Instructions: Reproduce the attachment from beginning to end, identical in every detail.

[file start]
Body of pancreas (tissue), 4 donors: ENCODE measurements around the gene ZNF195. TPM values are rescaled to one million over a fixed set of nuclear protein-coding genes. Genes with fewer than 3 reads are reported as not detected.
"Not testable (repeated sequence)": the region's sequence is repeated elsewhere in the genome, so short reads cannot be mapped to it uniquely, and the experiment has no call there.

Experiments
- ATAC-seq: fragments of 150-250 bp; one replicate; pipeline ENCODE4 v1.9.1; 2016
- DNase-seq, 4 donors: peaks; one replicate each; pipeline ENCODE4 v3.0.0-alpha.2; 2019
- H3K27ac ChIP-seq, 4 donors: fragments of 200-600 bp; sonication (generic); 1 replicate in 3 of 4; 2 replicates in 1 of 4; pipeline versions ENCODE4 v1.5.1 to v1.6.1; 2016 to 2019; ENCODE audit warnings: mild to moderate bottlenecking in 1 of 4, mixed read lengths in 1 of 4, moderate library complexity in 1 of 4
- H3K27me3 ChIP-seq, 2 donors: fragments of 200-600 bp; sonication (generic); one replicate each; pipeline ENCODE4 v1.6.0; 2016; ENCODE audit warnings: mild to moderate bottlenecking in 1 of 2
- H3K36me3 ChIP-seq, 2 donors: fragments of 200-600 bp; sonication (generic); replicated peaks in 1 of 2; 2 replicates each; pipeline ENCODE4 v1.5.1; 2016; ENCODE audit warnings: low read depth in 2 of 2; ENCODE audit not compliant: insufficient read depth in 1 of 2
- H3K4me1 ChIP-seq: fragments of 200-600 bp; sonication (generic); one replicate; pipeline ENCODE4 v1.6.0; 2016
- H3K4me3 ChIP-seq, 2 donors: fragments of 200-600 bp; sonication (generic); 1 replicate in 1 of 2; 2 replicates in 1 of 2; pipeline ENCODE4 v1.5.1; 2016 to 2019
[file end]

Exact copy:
Body of pancreas (tissue), 4 donors: ENCODE measurements around the gene ZNF195. TPM values are rescaled to one million over a fixed set of nuclear protein-coding genes. Genes with fewer than 3 reads are reported as not detected.
"Not testable (repeated sequence)": the region's sequence is repeated elsewhere in the genome, so short reads cannot be mapped to it uniquely, and the experiment has no call there.

Experiments
- ATAC-seq: fragments of 150-250 bp; one replicate; pipeline ENCODE4 v1.9.1; 2016
- DNase-seq, 4 donors: peaks; one replicate each; pipeline ENCODE4 v3.0.0-alpha.2; 2019
- H3K27ac ChIP-seq, 4 donors: fragments of 200-600 bp; sonication (generic); 1 replicate in 3 of 4; 2 replicates in 1 of 4; pipeline versions ENCODE4 v1.5.1 to v1.6.1; 2016 to 2019; ENCODE audit warnings: mild to moderate bottlenecking in 1 of 4, mixed read lengths in 1 of 4, moderate library complexity in 1 of 4
- H3K27me3 ChIP-seq, 2 donors: fragments of 200-600 bp; sonication (generic); one replicate each; pipeline ENCODE4 v1.6.0; 2016; ENCODE audit warnings: mild to moderate bottlenecking in 1 of 2
- H3K36me3 ChIP-seq, 2 donors: fragments of 200-600 bp; sonication (generic); replicated peaks in 1 of 2; 2 replicates each; pipeline ENCODE4 v1.5.1; 2016; ENCODE audit warnings: low read depth in 2 of 2; ENCODE audit not compliant: insufficient read depth in 1 of 2
- H3K4me1 ChIP-seq: fragments of 200-600 bp; sonication (generic); one replicate; pipeline ENCODE4 v1.6.0; 2016
- H3K4me3 ChIP-seq, 2 donors: fragments of 200-600 bp; sonication (generic); 1 replicate in 1 of 2; 2 replicates in 1 of 2; pipeline ENCODE4 v1.5.1; 2016 to 2019